Brian Flaxman—A Tale of Bipartisanship and Financial Interests: The Taxpayer First Act of 2019

Brian Flaxman

Brian Flaxman

I am pleased to have another guest post from Brian Flaxman, a PhD student here at the University of Colorado Boulder. Brian’s first guest post here was “Yes! Economics Did Sway Obama Voters to Trump.” Below are Brian’s words:

On March 28 of this year, the Taxpayer’s First Act of 2019 was proposed and sent to the House Ways and Means Committee and Financial Services Committee. It made its way out of both committees and passed the House on April 9th. It was sponsored by Democratic Rep. John Lewis, and had 18 Democratic Cosponsors and 10 Republican Cosponsors. Among two of the cosponsors were head of the Ways and Means Committee Democratic Rep. Richard Neal, and the ranking Republican on the committee Rep. Kevin Brady, considered to be one of the architects of the controversial Tax Reform Bill passed at the end of 2017. In fact, there was such a large support for the bill, it was able to be passed with a voice vote rather than the standard role-call vote. This act of bipartisan support for the legislation may be seen by some as a rare moment in today’s political climate. However, the problematic nature of this legislation is a prime example of why bipartisanship should not be heralded in and of itself.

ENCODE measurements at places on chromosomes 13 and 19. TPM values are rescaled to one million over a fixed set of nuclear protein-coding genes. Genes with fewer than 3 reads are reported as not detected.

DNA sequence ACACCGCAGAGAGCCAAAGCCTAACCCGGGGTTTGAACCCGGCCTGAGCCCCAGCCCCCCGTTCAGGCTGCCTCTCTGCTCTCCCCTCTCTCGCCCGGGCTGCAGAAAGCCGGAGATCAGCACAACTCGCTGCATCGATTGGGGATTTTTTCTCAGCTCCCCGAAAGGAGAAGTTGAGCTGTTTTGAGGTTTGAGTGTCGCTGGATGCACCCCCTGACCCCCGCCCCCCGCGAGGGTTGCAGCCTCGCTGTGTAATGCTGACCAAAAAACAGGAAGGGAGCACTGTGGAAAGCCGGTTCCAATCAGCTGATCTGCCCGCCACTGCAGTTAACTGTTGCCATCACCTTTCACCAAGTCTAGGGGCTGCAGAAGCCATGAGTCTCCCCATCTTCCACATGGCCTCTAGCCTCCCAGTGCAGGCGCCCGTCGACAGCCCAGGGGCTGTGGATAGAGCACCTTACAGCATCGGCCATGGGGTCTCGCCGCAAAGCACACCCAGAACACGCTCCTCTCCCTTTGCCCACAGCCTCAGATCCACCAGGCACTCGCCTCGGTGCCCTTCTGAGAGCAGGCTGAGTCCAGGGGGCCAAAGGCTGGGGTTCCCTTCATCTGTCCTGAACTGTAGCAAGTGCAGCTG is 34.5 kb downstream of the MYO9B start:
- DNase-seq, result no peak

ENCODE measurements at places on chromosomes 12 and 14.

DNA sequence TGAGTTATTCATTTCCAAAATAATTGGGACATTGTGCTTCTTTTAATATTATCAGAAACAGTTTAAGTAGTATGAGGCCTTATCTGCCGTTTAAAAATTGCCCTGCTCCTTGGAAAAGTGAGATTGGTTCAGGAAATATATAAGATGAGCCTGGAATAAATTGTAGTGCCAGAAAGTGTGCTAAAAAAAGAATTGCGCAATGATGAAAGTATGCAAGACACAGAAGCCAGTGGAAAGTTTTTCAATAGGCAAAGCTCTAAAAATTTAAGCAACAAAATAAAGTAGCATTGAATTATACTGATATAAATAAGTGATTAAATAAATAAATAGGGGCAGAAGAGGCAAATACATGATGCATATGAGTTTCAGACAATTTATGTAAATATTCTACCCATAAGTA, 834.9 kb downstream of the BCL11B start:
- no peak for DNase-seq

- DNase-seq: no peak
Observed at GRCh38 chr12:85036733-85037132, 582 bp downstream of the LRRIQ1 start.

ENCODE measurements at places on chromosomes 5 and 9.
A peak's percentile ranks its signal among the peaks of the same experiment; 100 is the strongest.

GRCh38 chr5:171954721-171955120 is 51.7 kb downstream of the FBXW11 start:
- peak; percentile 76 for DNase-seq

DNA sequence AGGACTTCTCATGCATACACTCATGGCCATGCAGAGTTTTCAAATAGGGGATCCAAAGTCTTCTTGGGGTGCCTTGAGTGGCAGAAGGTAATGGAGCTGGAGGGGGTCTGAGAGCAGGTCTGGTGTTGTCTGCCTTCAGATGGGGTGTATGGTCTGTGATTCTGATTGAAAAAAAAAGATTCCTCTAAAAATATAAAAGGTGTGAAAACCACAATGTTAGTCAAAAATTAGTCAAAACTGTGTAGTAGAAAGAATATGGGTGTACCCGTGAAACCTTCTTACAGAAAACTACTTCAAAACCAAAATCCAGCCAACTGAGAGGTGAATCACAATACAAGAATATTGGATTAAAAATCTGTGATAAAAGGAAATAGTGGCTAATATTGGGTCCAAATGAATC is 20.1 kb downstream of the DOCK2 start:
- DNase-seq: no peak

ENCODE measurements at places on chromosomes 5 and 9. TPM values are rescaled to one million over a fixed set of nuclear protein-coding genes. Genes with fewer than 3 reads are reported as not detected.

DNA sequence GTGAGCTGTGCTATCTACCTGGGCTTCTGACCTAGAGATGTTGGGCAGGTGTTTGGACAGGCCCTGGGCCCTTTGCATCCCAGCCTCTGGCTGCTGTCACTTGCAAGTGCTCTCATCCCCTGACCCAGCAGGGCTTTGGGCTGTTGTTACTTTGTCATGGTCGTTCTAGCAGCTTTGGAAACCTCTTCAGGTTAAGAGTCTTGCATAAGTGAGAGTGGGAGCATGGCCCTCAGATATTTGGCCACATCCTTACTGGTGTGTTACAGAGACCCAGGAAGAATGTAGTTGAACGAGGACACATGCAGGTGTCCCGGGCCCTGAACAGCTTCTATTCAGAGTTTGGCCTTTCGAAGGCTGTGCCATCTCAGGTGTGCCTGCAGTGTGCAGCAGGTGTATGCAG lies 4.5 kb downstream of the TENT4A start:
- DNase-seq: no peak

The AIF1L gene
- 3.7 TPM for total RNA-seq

Many of the provisions in the bill are positive for the everyday tax payer, including the institution of an independent appeal process for taxpayer discrepancies that avoids litigation and creating several measures to crack down on IRS corruption. However, the bill continues indefinitely the IRS Free File program. This program, created in 2002 and set to expire in 2021, allows for low-income taxpayers to use private sector tax-filing software for little or no cost. However, this program also explicitly forbids the IRS from creating its own publicly available tax filing software. And permanently codifying the entire program also indefinitely prevents the IRS from producing a viable, cost-effective, competition-increasing alternative to privately available software. While bad for the average American, the tax preparation industry benefits from this measure significantly. It is therefore no surprise then that preventing the IRS from creating such software is a long time priority by the tax preparation industry.